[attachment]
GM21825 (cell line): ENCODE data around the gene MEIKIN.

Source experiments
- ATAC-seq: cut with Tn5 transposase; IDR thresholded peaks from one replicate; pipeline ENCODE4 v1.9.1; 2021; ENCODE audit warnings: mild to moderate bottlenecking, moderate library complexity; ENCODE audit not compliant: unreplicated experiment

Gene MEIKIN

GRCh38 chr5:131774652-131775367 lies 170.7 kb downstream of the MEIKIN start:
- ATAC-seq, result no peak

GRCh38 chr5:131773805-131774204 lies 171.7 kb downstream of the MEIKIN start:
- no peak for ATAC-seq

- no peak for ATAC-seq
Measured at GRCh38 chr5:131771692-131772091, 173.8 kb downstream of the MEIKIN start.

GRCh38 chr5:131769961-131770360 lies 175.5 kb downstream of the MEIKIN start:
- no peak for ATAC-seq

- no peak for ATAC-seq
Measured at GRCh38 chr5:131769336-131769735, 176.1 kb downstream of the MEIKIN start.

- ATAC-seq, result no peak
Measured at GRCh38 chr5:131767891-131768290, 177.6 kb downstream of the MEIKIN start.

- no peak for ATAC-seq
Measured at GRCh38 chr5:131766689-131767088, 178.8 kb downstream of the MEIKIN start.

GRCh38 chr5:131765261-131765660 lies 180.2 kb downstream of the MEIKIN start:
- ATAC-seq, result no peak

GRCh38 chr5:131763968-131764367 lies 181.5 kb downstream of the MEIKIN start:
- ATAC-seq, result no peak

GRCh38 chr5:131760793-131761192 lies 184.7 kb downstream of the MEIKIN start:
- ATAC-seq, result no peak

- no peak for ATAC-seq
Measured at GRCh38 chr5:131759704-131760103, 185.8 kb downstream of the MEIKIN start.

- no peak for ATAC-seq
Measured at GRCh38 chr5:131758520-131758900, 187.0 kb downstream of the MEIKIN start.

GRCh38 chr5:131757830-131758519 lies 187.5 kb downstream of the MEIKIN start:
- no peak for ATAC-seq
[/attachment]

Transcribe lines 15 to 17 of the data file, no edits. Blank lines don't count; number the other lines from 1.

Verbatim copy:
- ATAC-seq, result no peak
Measured at GRCh38 chr5:131767891-131768290, 177.6 kb downstream of the MEIKIN start.

- no peak for ATAC-seq